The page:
New Years seems a long time ago now, but given that I haven’t posted anything since the holidays, I thought it worth mentioning. I had a fantastic start to 2014 up in the Lake District, battling downpours but nonetheless finding a break or two between the clouds for brisk walks amongst the valleys and dales. It is a brilliant place for a party, great for hunkering down, games, the aforementioned walks and, above all, eating. There were about 25 of us and I was put in charge of pud on the big night itself (no pressure). I went for a classic pear and frangipane tart, with plenty of boozy cream to go with, of course.
So I’ve been thinking a lot about pears and tarts recently as well as sweet spices, like cardamom, ginger and saffron. The tart recipe in this post was a bit of an experiment, but one that payed dividends. A decadent dinner party pudding with ginger pastry, saffron poached pears and rich, bitter chocolate ganache. I implore you to give it a go.
In other news, I was recently given a selection of syrups from Iceland. These include birch-tree syrup, rhubarb syrup and a berry syrup. It is very difficult to find anything out about these syrups online, mostly because all my search efforts seem to lead to the budget frozen supermarket chain, Iceland, and its online listing for Lyle’s golden syrup. I’ll keep researching, but what I can tell you is that these little pots are a total joy. I was particularly excited to try the birch syrup as I recently went to Scandinavian food event where I had birch sap sparkling wine by Sav, which was, incidentally, absolutely delicious.
With my birch sap syrup pot, I made a pear and birch spread for toast and cakes. Fruit butters are really no more than purees and sound much fancier than they are. But I do love the idea of making these as preserves and having a jar around just for when you fancy it. This would make a great cake filling as well. Of course, if you can’t get hold of birch sap you can simply use a high quality maple syrup. I also grilled some pears, brushed them with birch tree syrup and then simply served alongside a simple cardamom yoghurt. This actually makes a delicious, slightly unusual breakfast and is just the thing to ward against these wet days.
Spiced Pear, Coconut and Birch Butter
You will need:
5 medium pears, peeled
2 tbsp birch syrup (or good quality maple syrup)
pinch sea salt
2 tbsp coconut oil
1 tsp ground cinnamon
1. Preheat your oven to 200C. Roughly chop pears and place on a baking tray. In a small bowl, mix together the syrup, salt, coconut oil and ground cinnamon.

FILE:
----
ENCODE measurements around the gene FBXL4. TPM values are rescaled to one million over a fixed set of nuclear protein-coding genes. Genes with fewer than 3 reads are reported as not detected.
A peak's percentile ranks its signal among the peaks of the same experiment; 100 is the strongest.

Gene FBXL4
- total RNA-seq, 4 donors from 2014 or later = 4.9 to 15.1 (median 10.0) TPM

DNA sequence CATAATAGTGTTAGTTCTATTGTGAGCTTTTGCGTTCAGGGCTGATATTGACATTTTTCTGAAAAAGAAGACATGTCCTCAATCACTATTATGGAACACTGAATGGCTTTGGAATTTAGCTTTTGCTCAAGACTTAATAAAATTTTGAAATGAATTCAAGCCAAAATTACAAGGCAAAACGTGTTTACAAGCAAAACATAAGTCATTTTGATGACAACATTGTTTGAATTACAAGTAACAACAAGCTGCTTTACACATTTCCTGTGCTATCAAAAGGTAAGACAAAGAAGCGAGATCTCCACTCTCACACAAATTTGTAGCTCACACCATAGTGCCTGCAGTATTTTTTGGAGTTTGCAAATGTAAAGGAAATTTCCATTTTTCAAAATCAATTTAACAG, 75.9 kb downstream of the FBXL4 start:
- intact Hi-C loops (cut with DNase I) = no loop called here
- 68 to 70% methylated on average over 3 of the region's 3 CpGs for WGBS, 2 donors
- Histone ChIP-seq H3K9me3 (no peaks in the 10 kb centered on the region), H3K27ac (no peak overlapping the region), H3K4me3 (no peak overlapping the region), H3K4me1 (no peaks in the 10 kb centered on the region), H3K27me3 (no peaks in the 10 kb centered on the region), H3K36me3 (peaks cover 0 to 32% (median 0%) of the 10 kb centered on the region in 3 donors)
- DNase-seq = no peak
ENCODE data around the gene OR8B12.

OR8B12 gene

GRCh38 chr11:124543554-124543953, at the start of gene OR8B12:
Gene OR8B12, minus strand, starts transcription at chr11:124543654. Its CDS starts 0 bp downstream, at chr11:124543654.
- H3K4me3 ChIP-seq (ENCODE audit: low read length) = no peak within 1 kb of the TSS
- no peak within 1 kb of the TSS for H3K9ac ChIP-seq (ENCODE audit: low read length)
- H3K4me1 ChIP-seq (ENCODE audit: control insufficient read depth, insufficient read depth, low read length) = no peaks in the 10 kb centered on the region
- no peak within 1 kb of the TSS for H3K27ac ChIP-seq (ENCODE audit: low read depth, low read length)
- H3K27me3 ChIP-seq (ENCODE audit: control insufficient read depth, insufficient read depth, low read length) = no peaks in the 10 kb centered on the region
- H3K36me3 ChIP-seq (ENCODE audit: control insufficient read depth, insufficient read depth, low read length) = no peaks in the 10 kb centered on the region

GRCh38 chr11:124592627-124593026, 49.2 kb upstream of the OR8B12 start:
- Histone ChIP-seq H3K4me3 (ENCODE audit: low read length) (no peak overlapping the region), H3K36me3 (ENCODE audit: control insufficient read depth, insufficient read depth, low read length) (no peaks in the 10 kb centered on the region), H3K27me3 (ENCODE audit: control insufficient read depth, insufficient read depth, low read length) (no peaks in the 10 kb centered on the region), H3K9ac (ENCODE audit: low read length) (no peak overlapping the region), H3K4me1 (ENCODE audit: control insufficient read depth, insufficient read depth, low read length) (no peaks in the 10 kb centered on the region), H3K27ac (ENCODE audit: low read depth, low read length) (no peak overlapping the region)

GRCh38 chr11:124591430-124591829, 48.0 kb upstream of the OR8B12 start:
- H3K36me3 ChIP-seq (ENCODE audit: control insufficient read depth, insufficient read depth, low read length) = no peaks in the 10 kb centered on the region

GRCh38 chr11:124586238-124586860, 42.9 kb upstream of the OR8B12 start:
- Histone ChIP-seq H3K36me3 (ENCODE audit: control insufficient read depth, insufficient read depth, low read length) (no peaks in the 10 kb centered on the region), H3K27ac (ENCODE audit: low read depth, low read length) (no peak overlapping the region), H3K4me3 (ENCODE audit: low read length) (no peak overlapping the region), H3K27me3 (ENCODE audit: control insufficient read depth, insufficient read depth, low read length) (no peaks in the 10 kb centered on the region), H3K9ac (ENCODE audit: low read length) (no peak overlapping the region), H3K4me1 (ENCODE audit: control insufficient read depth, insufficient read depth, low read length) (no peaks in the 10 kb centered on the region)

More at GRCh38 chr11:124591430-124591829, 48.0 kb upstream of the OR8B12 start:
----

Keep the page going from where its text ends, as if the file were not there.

2. Toss through the pears and bake for about 30 min until golden and beginning to caramelise. Cool thoroughly then blitz in a mixer or using a hand blender. Spread over toast, muffins or stirred into your muesli for breakfast. Will keep for 1 week in the fridge.
This is a rich, decadent dessert. Perfect to impress as it combines pastry making skills, pear-poaching and chocolate work (ganache). However, it really is easy as pie to make and looks beautiful once you cut into it. Definitely one for the grown ups, though, as the chocolate is bitter and the saffron aromatic.
Chocolate Pear Tart with Saffron and Ginger
You will need:
For the pears:
6 pears, peeled
100g caster sugar
100ml pear liqueur
1/2 tsp saffron strands
2 slices ginger
1 strip lemon peel
For the pastry:
250g plain flour
2 tbsp sugar
2 tsp ground ginger
150g unsalted butter, cut into cubes
2 egg yolks
For the ganache:
250ml double cream
200g dark chocolate, chopped
1. To poach the pears, heat the pear liqueur and water in a large saucepan. Add the sugar, saffron, ginger and lemon peel and stir until the sugar has dissolved. Add the pears and bring to a gentle simmer. Top with the round of greaseproof paper and weight down with a saucer. Cover and allow the pears to poach until just tender, about 30 minutes. Lift out and allow to cool before halving and scooping out the core with a teaspoon.
2. Meanwhile, make the pastry. Sift together the flour, salt, sugar and ginger. Work in the cubes of butter until you have a breadcrumb-like consistency. You can either do this by hand or in a mixer. Combine the egg yolks with 2 tbsp of water and add about half of it to the flour mixture. Work to a dough, adding more liquid if necessary. Wrap into cling and flatten into a disc then chill for 30 min. Roll out, line and blind bake the pastry case for about 20 min in a 200C oven.
3. Place the chocolate in a small bowl. Bring the cream to a boil and then pour over the chocolate. Leave to stand for a few minutes, then stir to combine. Add a few tsp of the saffron syrup to taste along with some additional pear liqueur, if desired. Finally, stir in the eggs.